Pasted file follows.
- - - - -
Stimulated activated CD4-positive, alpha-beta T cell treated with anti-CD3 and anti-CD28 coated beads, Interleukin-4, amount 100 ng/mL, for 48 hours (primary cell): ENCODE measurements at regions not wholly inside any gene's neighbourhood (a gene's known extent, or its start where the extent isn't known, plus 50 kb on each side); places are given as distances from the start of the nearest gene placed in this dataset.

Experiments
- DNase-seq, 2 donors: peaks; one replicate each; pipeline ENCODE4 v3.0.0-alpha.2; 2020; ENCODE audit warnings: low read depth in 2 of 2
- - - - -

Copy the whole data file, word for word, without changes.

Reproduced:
Stimulated activated CD4-positive, alpha-beta T cell treated with anti-CD3 and anti-CD28 coated beads, Interleukin-4, amount 100 ng/mL, for 48 hours (primary cell): ENCODE measurements at regions not wholly inside any gene's neighbourhood (a gene's known extent, or its start where the extent isn't known, plus 50 kb on each side); places are given as distances from the start of the nearest gene placed in this dataset.

Experiments
- DNase-seq, 2 donors: peaks; one replicate each; pipeline ENCODE4 v3.0.0-alpha.2; 2020; ENCODE audit warnings: low read depth in 2 of 2